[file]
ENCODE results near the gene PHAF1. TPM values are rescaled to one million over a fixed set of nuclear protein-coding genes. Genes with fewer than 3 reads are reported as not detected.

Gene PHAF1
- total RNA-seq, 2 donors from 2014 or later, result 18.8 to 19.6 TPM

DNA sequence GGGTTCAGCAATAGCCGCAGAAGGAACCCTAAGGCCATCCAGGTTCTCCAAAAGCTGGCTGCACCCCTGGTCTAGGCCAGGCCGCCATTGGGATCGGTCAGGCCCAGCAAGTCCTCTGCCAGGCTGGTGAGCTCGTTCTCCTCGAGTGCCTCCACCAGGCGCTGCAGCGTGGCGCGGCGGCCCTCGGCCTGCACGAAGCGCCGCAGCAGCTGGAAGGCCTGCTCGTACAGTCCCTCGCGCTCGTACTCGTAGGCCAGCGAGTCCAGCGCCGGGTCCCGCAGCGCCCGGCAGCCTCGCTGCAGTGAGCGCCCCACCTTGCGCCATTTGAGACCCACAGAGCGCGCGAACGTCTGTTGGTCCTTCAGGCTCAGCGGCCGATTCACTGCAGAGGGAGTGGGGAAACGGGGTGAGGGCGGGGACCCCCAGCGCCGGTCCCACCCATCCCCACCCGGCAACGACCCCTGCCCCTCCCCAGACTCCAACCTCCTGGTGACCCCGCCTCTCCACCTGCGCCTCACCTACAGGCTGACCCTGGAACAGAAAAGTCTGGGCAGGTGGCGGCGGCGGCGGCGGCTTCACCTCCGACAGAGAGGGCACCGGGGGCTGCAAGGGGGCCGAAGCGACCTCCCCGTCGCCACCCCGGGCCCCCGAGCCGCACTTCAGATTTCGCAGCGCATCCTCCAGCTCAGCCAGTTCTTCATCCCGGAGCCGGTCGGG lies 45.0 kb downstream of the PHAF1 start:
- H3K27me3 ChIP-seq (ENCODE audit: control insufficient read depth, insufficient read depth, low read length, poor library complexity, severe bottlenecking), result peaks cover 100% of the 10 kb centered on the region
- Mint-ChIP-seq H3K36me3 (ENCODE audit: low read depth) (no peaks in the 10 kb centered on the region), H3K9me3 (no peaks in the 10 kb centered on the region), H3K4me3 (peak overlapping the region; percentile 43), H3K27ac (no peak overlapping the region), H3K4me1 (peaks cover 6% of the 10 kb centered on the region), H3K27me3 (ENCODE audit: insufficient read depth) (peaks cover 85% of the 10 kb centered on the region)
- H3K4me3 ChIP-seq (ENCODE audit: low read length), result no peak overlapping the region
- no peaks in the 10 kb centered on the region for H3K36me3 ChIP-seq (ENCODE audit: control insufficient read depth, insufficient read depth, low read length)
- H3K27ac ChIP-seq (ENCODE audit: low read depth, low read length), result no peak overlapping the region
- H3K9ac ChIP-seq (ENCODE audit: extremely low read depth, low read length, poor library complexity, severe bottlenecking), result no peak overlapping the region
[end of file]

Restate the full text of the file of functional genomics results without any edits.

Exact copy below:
ENCODE results near the gene PHAF1. TPM values are rescaled to one million over a fixed set of nuclear protein-coding genes. Genes with fewer than 3 reads are reported as not detected.

Gene PHAF1
- total RNA-seq, 2 donors from 2014 or later, result 18.8 to 19.6 TPM

DNA sequence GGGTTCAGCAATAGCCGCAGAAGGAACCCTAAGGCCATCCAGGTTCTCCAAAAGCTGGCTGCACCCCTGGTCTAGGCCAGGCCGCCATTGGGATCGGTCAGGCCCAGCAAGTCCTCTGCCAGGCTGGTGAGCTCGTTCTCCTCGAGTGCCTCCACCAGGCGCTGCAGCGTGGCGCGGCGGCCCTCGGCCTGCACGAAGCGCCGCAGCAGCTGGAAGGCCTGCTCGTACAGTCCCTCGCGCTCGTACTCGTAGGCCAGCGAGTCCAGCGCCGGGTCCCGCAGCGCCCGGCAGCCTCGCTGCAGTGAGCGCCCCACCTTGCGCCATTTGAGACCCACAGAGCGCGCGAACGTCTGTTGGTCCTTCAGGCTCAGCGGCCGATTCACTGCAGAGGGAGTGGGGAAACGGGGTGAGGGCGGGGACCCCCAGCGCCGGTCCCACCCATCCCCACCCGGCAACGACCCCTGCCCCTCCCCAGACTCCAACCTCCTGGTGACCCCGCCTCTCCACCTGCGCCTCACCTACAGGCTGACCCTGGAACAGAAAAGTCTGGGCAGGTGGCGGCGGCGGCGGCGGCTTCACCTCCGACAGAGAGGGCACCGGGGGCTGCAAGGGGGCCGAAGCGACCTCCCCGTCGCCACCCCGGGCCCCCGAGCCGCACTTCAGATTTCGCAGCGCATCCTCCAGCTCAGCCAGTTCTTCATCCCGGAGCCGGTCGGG lies 45.0 kb downstream of the PHAF1 start:
- H3K27me3 ChIP-seq (ENCODE audit: control insufficient read depth, insufficient read depth, low read length, poor library complexity, severe bottlenecking), result peaks cover 100% of the 10 kb centered on the region
- Mint-ChIP-seq H3K36me3 (ENCODE audit: low read depth) (no peaks in the 10 kb centered on the region), H3K9me3 (no peaks in the 10 kb centered on the region), H3K4me3 (peak overlapping the region; percentile 43), H3K27ac (no peak overlapping the region), H3K4me1 (peaks cover 6% of the 10 kb centered on the region), H3K27me3 (ENCODE audit: insufficient read depth) (peaks cover 85% of the 10 kb centered on the region)
- H3K4me3 ChIP-seq (ENCODE audit: low read length), result no peak overlapping the region
- no peaks in the 10 kb centered on the region for H3K36me3 ChIP-seq (ENCODE audit: control insufficient read depth, insufficient read depth, low read length)
- H3K27ac ChIP-seq (ENCODE audit: low read depth, low read length), result no peak overlapping the region
- H3K9ac ChIP-seq (ENCODE audit: extremely low read depth, low read length, poor library complexity, severe bottlenecking), result no peak overlapping the region